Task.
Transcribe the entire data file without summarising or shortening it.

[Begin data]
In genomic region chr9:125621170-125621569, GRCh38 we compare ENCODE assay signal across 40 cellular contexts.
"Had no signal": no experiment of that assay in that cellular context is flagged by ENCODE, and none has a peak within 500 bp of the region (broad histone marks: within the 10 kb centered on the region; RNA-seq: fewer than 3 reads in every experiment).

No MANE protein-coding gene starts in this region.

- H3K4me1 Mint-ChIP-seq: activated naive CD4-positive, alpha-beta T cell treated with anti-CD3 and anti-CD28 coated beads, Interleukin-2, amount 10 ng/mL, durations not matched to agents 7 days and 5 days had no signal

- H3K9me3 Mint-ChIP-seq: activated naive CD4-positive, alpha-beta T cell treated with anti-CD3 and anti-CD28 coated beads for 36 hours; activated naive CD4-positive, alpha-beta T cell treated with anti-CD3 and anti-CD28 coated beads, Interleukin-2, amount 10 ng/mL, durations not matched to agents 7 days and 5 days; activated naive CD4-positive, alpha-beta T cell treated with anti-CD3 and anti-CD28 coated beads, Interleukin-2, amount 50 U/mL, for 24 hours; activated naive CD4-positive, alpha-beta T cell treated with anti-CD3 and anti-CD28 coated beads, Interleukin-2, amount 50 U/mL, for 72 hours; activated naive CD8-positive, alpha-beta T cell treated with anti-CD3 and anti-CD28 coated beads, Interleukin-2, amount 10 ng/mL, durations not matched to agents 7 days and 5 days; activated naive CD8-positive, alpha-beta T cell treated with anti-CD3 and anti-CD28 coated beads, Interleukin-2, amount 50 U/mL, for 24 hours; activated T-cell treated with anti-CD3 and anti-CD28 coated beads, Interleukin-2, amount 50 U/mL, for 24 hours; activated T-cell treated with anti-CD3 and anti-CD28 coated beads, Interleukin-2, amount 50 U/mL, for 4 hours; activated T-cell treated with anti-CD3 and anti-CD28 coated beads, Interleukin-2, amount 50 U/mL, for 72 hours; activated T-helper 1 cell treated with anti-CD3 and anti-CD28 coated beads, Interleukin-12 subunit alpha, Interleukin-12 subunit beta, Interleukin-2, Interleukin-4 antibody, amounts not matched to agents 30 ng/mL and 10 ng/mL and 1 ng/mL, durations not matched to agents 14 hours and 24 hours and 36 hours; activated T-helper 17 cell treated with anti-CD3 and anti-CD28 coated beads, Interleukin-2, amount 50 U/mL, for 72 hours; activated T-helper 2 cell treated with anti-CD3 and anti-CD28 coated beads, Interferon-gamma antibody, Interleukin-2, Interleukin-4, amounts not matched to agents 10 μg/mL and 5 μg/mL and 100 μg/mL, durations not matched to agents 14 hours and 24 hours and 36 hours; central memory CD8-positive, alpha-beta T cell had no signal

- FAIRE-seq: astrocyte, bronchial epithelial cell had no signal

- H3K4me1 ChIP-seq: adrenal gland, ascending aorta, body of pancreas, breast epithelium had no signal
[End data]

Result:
In genomic region chr9:125621170-125621569, GRCh38 we compare ENCODE assay signal across 40 cellular contexts.
"Had no signal": no experiment of that assay in that cellular context is flagged by ENCODE, and none has a peak within 500 bp of the region (broad histone marks: within the 10 kb centered on the region; RNA-seq: fewer than 3 reads in every experiment).

No MANE protein-coding gene starts in this region.

- H3K4me1 Mint-ChIP-seq: activated naive CD4-positive, alpha-beta T cell treated with anti-CD3 and anti-CD28 coated beads, Interleukin-2, amount 10 ng/mL, durations not matched to agents 7 days and 5 days had no signal

- H3K9me3 Mint-ChIP-seq: activated naive CD4-positive, alpha-beta T cell treated with anti-CD3 and anti-CD28 coated beads for 36 hours; activated naive CD4-positive, alpha-beta T cell treated with anti-CD3 and anti-CD28 coated beads, Interleukin-2, amount 10 ng/mL, durations not matched to agents 7 days and 5 days; activated naive CD4-positive, alpha-beta T cell treated with anti-CD3 and anti-CD28 coated beads, Interleukin-2, amount 50 U/mL, for 24 hours; activated naive CD4-positive, alpha-beta T cell treated with anti-CD3 and anti-CD28 coated beads, Interleukin-2, amount 50 U/mL, for 72 hours; activated naive CD8-positive, alpha-beta T cell treated with anti-CD3 and anti-CD28 coated beads, Interleukin-2, amount 10 ng/mL, durations not matched to agents 7 days and 5 days; activated naive CD8-positive, alpha-beta T cell treated with anti-CD3 and anti-CD28 coated beads, Interleukin-2, amount 50 U/mL, for 24 hours; activated T-cell treated with anti-CD3 and anti-CD28 coated beads, Interleukin-2, amount 50 U/mL, for 24 hours; activated T-cell treated with anti-CD3 and anti-CD28 coated beads, Interleukin-2, amount 50 U/mL, for 4 hours; activated T-cell treated with anti-CD3 and anti-CD28 coated beads, Interleukin-2, amount 50 U/mL, for 72 hours; activated T-helper 1 cell treated with anti-CD3 and anti-CD28 coated beads, Interleukin-12 subunit alpha, Interleukin-12 subunit beta, Interleukin-2, Interleukin-4 antibody, amounts not matched to agents 30 ng/mL and 10 ng/mL and 1 ng/mL, durations not matched to agents 14 hours and 24 hours and 36 hours; activated T-helper 17 cell treated with anti-CD3 and anti-CD28 coated beads, Interleukin-2, amount 50 U/mL, for 72 hours; activated T-helper 2 cell treated with anti-CD3 and anti-CD28 coated beads, Interferon-gamma antibody, Interleukin-2, Interleukin-4, amounts not matched to agents 10 μg/mL and 5 μg/mL and 100 μg/mL, durations not matched to agents 14 hours and 24 hours and 36 hours; central memory CD8-positive, alpha-beta T cell had no signal

- FAIRE-seq: astrocyte, bronchial epithelial cell had no signal

- H3K4me1 ChIP-seq: adrenal gland, ascending aorta, body of pancreas, breast epithelium had no signal